Analyst house IDC has revealed its latest predictions of the PC industry, and the results aren't pretty: shipments of desktop systems are expected to fall by 7.8 per cent this year, the biggest decline in the platform's history.
Laptops aren't immune, either. IDC predicts that tablets will outsell laptops this year, and that by 2015 the fondleslab will be king of all computer shipments, with a surge in the numbers of Android systems outpacing those of tablet market-maker Apple.
"What started as a sign of tough economic times has quickly shifted to a change in the global computing paradigm with mobile being the primary benefactor," said Ryan Reith, program manager for IDC's Mobility Trackers.
"Tablets surpassing portables in 2013, and total PCs in 2015, marks a significant change in consumer attitudes about compute devices and the applications and ecosystems that power them," he said. "IDC continues to believe that PCs will have an important role in this new era of computing, especially among business users. But for many consumers, a tablet is a simple and elegant solution for core use cases that were previously addressed by the PC."
According to IDC, annual PC shipments peaked in 2011 at 363 million units and have been in decline ever since. This year's predicted crash in sales is going to hurt major vendors such as HP and Dell. Sales of desktops will decline in 2014, although only by 1.3 per cent, and could rise very slightly in 2015 as businesses moving from Windows XP buy new hardware to upgrade.
But even that boost isn't going to be as big as some have predicted, according to the analysts. Greater use of cloud computing and the overall speed of modern systems mean that there are fewer reasons to upgrade, and the increasing amount of employees buying their own hardware means that the upgrade cycle that manufacturers are relying on will become less and less important.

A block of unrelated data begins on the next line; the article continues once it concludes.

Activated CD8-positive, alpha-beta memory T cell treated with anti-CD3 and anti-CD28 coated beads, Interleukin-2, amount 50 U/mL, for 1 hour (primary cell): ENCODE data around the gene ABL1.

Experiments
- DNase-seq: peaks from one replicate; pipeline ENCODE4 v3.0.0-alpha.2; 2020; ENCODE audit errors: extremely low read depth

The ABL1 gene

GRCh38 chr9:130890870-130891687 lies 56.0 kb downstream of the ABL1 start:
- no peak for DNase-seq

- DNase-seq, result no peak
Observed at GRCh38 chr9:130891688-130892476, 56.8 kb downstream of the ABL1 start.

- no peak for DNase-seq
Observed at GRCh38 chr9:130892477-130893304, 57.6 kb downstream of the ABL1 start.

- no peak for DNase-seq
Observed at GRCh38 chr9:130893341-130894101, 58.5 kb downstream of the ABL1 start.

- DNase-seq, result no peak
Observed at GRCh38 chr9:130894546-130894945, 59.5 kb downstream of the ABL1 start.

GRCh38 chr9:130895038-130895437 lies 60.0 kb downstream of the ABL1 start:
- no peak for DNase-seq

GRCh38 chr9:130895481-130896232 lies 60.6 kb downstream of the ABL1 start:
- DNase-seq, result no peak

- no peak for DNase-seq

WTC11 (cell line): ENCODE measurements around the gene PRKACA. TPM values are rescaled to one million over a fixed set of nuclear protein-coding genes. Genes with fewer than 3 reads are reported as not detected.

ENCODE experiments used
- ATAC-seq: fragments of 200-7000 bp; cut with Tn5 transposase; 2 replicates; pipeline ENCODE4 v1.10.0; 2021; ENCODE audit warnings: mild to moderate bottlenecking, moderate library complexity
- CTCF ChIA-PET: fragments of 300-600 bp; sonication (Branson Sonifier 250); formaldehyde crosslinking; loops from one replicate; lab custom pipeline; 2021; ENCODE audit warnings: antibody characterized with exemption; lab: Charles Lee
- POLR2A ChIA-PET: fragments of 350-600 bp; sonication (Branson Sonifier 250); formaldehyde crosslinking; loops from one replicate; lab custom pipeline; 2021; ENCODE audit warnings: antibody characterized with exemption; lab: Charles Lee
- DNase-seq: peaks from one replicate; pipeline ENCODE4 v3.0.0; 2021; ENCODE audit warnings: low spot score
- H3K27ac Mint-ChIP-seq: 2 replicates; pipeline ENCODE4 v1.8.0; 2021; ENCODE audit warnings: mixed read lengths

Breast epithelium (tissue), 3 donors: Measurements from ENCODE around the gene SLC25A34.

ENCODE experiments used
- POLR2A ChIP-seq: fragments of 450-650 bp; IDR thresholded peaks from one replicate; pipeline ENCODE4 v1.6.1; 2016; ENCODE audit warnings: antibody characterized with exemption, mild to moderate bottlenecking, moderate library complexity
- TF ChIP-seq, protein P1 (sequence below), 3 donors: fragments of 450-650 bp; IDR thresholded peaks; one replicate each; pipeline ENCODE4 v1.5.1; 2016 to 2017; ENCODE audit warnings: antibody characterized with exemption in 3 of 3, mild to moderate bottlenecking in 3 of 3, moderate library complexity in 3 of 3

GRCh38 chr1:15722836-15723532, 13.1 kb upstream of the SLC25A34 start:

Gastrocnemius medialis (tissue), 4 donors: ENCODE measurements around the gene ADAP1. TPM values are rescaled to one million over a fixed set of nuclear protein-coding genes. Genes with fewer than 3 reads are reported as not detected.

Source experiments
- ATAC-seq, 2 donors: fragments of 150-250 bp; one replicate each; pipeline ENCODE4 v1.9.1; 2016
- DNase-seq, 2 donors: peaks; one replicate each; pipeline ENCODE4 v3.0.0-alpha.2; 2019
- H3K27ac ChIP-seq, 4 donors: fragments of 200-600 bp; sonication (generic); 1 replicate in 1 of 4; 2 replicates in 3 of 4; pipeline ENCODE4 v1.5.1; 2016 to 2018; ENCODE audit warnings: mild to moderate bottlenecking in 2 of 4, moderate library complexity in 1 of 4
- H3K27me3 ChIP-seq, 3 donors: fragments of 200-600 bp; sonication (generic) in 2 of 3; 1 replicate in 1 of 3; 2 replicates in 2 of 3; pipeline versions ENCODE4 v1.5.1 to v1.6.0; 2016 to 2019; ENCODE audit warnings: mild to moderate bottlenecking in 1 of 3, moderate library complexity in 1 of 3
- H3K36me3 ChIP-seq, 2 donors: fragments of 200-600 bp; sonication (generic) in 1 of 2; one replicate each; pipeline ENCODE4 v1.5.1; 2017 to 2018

"The BYOD (Bring Your Own Device) phenomenon has moved from smartphones to tablets and PCs with nearly 25% of employees in organizations larger than 10 people claiming to have purchased the primary PC they use for work," said Bob O'Donnell, IDC's VP of clients and displays. "This means that some of the corporate PC purchases we expected this year will no longer happen."
When you're buying your own kit, cost becomes much more of an issue – and this favors fondleslabs, the reasoning goes. The average selling price (ASP) for a tablet is expected to fall over 10 per cent to $381 per unit, compared to $635 for a PC.
Size is one reason for that fall in prices for tablets. Apple's 9.7-inch iPad standard will be superseded by seven and eight-inch models, IDC predicts. By 2017, tablets with less than an eight-inch screen will account for nearly 60 per cent of fondleslabs sold.
All this is very bad news for firms such as Dell and HP. Lenovo is currently the only PC vendor making a profit on its desktop lines, and US manufacturers had expected that as the global economy improves, so too would their bottom lines. This hope now appears forlorn. ®